We could only speculate--some kind of flu epidemic sweeping through the region?  something contagious and murderous that swept away the lives of so many kids?  What happened?  My in-laws didn't know, both of them born after the deaths of all those kids.  

What happened?  I didn't know, and I wished I did.  

Here's what I wrote in the preface to my first book:


Two years ago I stumbled on an old unkept cemetery, miles from any main road, surrounded by Iowa corn.  Few stones remained upright, many were gone.  But the stones that were there and still readable told an incredible story of children and tragic death, and I knew at that moment that a significant, unrecorded human drama had once occurred there, far from the cities, at this isolated spot in the garden of America.

It wasn't just the cemetery really.  In 1976, the American Bicentennial, a nation paused to observe its history, and looking back for any paleface like me meant Ellis Island and the teeming nation of immigrants that washed ashore from Europe.  I'm Dutch, or was four and five generations back; and some of my own roots, I knew, were here in Sioux County, where my Schaap ancestors lived for a time--and, finally, where they died.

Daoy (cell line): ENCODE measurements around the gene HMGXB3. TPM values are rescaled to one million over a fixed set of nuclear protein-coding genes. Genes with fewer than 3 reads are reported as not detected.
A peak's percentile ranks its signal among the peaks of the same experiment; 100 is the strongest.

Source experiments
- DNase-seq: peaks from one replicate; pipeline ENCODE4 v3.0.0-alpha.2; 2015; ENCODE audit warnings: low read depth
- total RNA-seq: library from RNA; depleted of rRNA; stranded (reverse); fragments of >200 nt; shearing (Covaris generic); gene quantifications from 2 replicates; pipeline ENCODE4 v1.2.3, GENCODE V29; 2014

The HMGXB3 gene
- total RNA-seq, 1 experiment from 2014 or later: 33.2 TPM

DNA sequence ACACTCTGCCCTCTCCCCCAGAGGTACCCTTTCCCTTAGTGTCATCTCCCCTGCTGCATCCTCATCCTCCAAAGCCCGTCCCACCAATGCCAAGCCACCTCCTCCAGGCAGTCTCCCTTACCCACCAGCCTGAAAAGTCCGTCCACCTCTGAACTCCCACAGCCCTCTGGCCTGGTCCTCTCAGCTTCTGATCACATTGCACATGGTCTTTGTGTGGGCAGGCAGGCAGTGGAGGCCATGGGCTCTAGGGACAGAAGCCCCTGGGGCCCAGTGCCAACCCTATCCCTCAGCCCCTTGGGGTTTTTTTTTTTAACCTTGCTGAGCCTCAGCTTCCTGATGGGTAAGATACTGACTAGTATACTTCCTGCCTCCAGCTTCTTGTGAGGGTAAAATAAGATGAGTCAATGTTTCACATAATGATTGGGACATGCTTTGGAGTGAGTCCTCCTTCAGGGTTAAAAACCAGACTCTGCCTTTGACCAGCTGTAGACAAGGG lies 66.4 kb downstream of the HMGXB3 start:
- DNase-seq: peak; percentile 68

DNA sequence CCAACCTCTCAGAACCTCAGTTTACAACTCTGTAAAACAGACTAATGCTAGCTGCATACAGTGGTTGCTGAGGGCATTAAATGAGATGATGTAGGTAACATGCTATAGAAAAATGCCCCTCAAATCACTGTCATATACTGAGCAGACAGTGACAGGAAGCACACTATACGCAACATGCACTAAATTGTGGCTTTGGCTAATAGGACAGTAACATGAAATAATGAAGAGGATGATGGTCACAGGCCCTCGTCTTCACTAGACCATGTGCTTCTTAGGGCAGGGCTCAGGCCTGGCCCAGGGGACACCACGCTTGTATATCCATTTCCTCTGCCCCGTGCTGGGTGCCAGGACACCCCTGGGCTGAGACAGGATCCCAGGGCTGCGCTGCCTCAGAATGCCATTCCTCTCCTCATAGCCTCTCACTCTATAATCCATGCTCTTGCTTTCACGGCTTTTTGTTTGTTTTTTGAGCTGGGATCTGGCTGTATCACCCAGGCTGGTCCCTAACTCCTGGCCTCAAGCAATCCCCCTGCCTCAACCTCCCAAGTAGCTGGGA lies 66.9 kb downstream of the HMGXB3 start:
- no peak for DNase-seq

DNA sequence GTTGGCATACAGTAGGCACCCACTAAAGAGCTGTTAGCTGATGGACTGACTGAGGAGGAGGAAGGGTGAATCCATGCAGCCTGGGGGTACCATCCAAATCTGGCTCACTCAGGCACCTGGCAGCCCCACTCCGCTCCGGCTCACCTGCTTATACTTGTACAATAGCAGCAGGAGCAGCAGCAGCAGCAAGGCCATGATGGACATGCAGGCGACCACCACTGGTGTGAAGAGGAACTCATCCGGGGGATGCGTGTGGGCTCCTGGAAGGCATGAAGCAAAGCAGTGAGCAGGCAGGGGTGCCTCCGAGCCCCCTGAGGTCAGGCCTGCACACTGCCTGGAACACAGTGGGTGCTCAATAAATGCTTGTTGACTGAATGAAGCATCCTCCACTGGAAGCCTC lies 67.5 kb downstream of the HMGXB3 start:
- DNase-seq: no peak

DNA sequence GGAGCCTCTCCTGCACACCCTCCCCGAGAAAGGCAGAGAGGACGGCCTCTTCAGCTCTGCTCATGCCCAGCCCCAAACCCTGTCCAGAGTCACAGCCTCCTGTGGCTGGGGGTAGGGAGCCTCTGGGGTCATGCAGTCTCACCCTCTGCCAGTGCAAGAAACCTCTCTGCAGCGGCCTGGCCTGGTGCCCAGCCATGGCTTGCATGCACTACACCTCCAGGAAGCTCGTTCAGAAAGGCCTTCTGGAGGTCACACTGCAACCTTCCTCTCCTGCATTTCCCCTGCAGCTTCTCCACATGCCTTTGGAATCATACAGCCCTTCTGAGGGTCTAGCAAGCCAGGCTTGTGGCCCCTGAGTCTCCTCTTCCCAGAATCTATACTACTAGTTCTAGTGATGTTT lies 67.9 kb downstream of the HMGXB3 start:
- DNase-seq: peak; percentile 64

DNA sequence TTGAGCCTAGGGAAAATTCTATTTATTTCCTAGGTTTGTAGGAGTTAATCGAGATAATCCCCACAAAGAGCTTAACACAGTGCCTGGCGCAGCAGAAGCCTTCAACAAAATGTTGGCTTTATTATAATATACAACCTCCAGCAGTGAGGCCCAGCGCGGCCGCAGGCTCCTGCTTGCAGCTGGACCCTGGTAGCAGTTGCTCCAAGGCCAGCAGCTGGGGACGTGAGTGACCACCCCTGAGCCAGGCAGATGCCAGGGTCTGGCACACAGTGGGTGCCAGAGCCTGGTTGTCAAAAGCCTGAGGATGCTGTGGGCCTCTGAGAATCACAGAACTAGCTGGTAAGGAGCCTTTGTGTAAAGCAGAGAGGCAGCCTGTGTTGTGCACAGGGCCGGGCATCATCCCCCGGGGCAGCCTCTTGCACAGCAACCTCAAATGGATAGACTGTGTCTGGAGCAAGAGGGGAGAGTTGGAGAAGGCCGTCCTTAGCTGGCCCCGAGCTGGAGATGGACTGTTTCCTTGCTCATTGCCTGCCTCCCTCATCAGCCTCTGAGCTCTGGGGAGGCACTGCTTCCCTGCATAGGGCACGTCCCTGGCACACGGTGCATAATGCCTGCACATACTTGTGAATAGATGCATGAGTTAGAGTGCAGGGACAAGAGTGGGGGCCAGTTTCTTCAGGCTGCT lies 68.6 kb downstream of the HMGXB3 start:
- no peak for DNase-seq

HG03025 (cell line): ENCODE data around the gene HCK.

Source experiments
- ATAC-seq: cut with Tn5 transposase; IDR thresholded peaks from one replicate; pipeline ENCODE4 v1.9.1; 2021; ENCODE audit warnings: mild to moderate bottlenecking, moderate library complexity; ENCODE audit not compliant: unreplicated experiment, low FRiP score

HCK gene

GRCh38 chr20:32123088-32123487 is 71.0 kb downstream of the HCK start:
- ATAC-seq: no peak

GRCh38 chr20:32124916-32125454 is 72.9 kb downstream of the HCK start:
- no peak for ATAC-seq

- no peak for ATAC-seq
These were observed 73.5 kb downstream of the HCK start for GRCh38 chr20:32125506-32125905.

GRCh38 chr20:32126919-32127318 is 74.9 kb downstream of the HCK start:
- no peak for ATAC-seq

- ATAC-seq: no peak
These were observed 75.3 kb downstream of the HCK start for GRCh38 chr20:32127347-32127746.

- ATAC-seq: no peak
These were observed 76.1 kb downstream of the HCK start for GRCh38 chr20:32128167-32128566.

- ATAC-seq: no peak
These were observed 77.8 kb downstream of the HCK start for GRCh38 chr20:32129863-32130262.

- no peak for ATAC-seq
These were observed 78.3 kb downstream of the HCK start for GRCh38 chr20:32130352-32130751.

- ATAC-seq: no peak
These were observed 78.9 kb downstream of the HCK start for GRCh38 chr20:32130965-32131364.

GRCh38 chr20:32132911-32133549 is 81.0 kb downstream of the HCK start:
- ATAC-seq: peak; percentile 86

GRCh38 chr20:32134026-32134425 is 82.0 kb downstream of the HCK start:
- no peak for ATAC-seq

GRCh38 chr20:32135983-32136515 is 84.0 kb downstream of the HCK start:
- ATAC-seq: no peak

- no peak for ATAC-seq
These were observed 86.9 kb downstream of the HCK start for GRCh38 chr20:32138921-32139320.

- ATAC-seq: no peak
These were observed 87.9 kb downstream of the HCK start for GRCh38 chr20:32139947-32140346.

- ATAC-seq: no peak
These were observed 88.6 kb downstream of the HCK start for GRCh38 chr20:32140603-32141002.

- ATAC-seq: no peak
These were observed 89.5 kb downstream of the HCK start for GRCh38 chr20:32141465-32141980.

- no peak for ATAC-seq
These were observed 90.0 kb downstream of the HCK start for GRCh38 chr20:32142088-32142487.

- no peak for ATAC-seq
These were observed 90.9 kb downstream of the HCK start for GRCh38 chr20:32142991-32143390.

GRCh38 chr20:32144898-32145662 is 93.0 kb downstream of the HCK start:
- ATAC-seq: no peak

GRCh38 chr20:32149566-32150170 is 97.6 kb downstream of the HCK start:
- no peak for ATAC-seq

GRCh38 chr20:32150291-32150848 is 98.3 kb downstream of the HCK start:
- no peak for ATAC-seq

Back then, Alex Haley made an entire nation conscious of its own slave-holding history with a book titled Roots, a book that became an absolutely mesmorizing mini-series that just about everyone watched.  Lots of people wanted to know who they were, what they'd come from--and I wanted to understand this odd heritage/legacy I'd been given by no choice of my own:  I wasn't just Dutch, after all, I was Dutch Calvinist or Dutch Reformed, a legacy I'd left, more than willingly, even joyfully, a heritage to which I was now returning, however, with a teaching job at Dordt College.


But I knew also that just as the stones themselves had been lost, many of the old stories would not last the passing of a generation, unless someone tried to give them the life they deserved, not only as interesting tales, but also for the strength they illustrated and the wisdom they carried.

That's but half-truth.  The other part of the urgency to prompt me to write stories was that I knew that a job in college--rather than high school--would give me more time to write.  I loved teaching high school kids--rural kids in Wisconsin, city kids in Phoenix--but high school sucked every bit of creativity out of my soul.  You could assume not a kid in your class was going to care a whit about Emerson; so every night the question was the same--how on earth am I going to make this stuff comely?  Every night.

I'd wanted to write ever since I'd left Sioux County.  I wanted to write when I'd read Frederick Manfred.  I wanted to write ever since I had a freshman English teacher who used to scribble on the bottom of my essay, "You have to write a novel someday."  I wanted to write ever since I got whacked by teeming masses of Dordt students who supported the Vietnam War when I didn't.  And said as much.  And wrote it.  In the school newspaper.